[it really starts to get good at the 6 minute mark…]
Transversality was to replace transferrence. Why the replacement? Transference works by provoking change through coerced dialogue between analyst-patient. The patient, one-on-one, stuck in a room with nothing but the psychiatric gaze and the ambience of the room, has few options outside the give-and-take channeled through “the talking cure.” Compelled speech generates content that the analyst uses to place the patient on a psychoanalytic grid that charts out various structural positions. Is the patient a hysteric? Then the analyst must evacuate the position of the Big Other. The bottom line: the analyst is to induce the patient into clarifying their Subject position so a diagnosis and adequate counter-reaction be applied. The trouble is that this only works for neurotics – meaning slips for psychotics, preventing the analyst who holds meaning to get any traction.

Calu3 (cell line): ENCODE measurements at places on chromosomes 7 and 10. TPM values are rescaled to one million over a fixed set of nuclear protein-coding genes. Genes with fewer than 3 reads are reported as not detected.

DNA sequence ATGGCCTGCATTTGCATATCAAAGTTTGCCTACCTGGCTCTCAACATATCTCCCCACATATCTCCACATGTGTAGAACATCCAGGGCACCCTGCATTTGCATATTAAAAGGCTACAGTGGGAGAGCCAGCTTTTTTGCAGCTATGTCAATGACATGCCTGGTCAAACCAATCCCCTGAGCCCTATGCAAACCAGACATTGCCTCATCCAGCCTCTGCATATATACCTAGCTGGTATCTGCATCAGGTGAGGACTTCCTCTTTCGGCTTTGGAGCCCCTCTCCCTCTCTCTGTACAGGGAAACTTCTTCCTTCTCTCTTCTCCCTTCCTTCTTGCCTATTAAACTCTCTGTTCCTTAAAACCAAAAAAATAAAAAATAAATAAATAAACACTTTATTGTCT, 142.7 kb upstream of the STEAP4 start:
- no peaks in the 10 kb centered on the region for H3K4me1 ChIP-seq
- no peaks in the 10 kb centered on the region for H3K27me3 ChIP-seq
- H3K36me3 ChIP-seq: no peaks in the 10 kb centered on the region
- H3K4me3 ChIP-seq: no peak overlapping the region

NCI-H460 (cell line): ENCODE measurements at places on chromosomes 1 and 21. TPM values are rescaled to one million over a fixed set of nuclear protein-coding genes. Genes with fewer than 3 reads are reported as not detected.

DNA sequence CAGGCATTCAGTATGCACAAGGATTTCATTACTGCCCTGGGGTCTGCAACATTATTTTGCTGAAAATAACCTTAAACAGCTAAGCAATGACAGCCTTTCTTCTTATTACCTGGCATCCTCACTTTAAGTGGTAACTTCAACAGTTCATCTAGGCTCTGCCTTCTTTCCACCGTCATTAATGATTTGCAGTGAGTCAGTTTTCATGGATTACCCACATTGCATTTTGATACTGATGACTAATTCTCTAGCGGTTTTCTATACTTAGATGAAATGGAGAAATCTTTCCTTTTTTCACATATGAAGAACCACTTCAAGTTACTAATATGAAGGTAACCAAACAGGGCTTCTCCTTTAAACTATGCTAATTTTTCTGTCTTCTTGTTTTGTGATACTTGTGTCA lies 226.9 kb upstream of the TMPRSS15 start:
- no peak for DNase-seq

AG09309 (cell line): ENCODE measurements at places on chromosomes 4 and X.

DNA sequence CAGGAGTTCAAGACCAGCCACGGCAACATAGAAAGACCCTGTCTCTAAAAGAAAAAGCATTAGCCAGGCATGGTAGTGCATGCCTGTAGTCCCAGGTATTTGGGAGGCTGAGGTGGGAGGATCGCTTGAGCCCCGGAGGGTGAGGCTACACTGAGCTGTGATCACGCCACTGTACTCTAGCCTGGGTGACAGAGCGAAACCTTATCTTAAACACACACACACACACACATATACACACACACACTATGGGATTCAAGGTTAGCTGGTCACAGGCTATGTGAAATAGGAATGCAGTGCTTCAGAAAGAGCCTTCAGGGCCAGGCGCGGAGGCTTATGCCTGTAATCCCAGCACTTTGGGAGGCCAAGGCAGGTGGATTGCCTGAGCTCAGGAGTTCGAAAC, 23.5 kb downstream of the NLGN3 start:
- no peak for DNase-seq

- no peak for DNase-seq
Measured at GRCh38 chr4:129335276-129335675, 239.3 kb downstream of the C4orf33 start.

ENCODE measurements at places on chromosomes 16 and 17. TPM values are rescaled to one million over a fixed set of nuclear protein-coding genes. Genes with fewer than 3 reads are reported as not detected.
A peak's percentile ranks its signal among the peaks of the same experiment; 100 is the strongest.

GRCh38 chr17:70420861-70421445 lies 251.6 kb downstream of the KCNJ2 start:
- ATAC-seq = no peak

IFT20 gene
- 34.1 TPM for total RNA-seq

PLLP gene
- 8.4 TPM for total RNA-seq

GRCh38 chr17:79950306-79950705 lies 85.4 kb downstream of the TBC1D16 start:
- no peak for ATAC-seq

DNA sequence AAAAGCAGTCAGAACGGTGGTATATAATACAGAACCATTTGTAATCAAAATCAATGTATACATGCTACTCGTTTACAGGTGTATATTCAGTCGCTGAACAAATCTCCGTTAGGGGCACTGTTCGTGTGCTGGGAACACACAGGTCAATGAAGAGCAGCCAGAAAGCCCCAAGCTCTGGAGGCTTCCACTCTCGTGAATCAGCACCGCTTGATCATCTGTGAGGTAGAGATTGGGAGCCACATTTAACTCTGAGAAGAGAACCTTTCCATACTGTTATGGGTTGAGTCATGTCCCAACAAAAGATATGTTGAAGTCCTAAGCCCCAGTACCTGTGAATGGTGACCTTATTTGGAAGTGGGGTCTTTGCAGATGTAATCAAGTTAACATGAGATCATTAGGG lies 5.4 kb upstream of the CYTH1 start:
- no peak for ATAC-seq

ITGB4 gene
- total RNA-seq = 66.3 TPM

“So long as people remain stuck on themselves, they only see themselves.” Maybe it’s society that’s sick, not you. (And who doesn’t have nightmares about the sterility of hospitals and clinics?) Why not crack the window and open the door to change to let in a little fresh air? End the vertical hierarchy of the analyst-patient dyad. Particularize institutional transfer by making everything a group, a club, or a tribe, and give it a name to establish a process that trumps it. That process? The transversality of the group. The faster and stronger the connections are made to the outside world, the greater the motion, and the higher the coefficient of transversality. You’d be surprised at how quickly you ‘get over yourself’ when the focus shifts outward.